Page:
The Duke of York insisted he was "not doing Newsnight" weeks before agreeing to his senior aide's suggestion of a broadcast interview about his links to a convicted sex offender that was yesterday described as a "disaster".

Prince Andrew is said to have initially refused to take part in the interview, broadcast last night, before being persuaded by Amanda Thirsk, his private secretary. She is known to have said it would help restore his reputation, following years of scrutiny over his friendship with Jeffrey Epstein.

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It can now be revealed that in a meeting with royal aides last month, the Duke is understood to have expressed concern that he was on the "back foot" over reports about his links to Epstein, and allegations that he had sex with Virginia Roberts-Giuffre, a 17-year-old, in 2001. An insider said: "The Duke was concerned that he was on the back foot and Amanda said that she wanted him to do an interview with Newsnight. He said, 'I'm not doing Newsnight'."

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Royal biographer Penny Junor believes the Queen only learned of Prince Andrew's interview after it was arranged and it was too late to intervene. Getty image / Samir Hussein
Royal biographer Penny Junor believes the Queen only learned of Prince Andrew's interview after it was arranged and it was too late to intervene. Getty image / Samir Hussein

It is understood Andrew was worried an interview would leave him "terribly exposed."

It has also now emerged that Andrew's final decision to take part in the interview overruled aides who warned it was a "bad idea".

It has emerged that during discussions about when and how the Duke might conduct a media interview about his connections with Epstein, Thirsk is understood to have expressed a preference for him to be interviewed by a female journalist, and someone not seen as "soft".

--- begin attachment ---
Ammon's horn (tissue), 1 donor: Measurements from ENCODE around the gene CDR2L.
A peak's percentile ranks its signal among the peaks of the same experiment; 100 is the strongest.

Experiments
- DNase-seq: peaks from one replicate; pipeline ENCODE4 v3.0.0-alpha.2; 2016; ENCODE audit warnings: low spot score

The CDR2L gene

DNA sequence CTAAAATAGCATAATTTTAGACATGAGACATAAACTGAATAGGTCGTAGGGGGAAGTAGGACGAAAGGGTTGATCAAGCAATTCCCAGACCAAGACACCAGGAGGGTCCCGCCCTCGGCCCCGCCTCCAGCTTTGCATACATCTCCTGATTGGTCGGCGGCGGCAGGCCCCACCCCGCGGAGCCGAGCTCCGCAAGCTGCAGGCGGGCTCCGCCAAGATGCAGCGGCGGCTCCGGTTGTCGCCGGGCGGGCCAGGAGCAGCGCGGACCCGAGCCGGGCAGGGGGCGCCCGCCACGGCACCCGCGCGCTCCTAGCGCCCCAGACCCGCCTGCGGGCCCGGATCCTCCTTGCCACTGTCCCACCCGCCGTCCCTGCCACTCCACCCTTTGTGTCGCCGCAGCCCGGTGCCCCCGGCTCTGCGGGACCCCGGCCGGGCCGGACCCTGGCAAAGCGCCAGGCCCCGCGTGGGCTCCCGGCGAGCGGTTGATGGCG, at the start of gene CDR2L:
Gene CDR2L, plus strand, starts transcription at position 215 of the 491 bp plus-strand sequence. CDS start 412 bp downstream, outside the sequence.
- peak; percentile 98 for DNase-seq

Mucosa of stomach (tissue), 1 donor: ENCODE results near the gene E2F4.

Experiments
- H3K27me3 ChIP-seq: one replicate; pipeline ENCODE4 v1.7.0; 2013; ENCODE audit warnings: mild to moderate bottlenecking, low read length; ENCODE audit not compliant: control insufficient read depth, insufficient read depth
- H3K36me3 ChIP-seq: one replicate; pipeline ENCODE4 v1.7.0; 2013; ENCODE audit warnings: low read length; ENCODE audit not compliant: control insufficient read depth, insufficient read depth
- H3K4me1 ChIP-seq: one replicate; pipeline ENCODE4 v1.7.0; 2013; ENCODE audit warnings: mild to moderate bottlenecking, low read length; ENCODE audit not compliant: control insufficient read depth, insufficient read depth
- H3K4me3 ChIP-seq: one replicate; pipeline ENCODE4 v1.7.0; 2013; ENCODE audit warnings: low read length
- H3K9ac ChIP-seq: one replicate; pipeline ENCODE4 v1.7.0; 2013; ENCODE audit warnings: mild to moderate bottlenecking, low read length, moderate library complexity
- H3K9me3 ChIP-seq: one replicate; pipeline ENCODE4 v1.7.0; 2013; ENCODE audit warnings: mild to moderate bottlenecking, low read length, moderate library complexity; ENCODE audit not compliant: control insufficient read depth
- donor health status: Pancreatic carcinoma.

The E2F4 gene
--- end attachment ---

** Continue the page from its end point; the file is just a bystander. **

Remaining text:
Prince Andrew on BBC Newsnight with Emily Maitlis. Photo / BBC
Prince Andrew on BBC Newsnight with Emily Maitlis. Photo / BBC

Another insider said there were fears the allegations would overshadow Princess Beatrice's wedding next year if not dealt with sooner. Other aides pushed for the Duke to conduct an interview with a newspaper, so his remarks were published "all in one chunk" rather than released "in pieces" in the run-up to the broadcast of the full interview, on the basis that the "explosive stuff" would appear in advance and out of full context.

The decision to press ahead with the Newsnight interview is now being regarded as a serious mistake by experienced royal insiders.

Penny Junor, Prince Charles's biographer and one of the best connected of royal commentators, described the decision to go ahead with the interview as an ill-conceived "disaster".

Virginia Roberts, the woman at the centre of the Prince Andrew sex allegations. Photo / supplied
Virginia Roberts, the woman at the centre of the Prince Andrew sex allegations. Photo / supplied

She told The Sunday Telegraph: "It was a really bad decision. It was a disaster. This is only giving oxygen to the story."

Junor said the interview came as huge "surprise" to many Palace insiders and said that to her knowledge senior members of the Buckingham Palace communications team were not involved in the decision to agree to it.

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"I imagine [the Queen] was told about it, but that it was probably too late by then to do anything about it," she said. "It's a terrible story, it's shameful, it brings the Royal family into disrepute, but while he kept his head down after issuing a denial we had to believe him. But now he's front of centre again."

Giuffre's allegations were struck from US civil court records in 2015 after a judge said they were "immaterial".


Buckingham Palace has branded the allegations "false and without any foundation" and said "any suggestion of impropriety with underage minors" by the Duke was "categorically untrue".

Buckingham Palace refused to comment on reports that the Duke had initially refused the Newsnight interview.

The US lawyer acting for victims of Epstein has called for the Duke to answer questions under oath over the claims. Gloria Allred said it was right that someone accused of a crime – "whether a prince or a pauper" – should be examined in court.

Allred said: "Rather than just going on television, he, I think, would be well served to just say I'm willing to take the oath and appear at a deposition. It's fine for him to do a television interview, but he's not under oath when he does that."

Allred represents several of Epstein's victims in their battle for compensation for their trauma.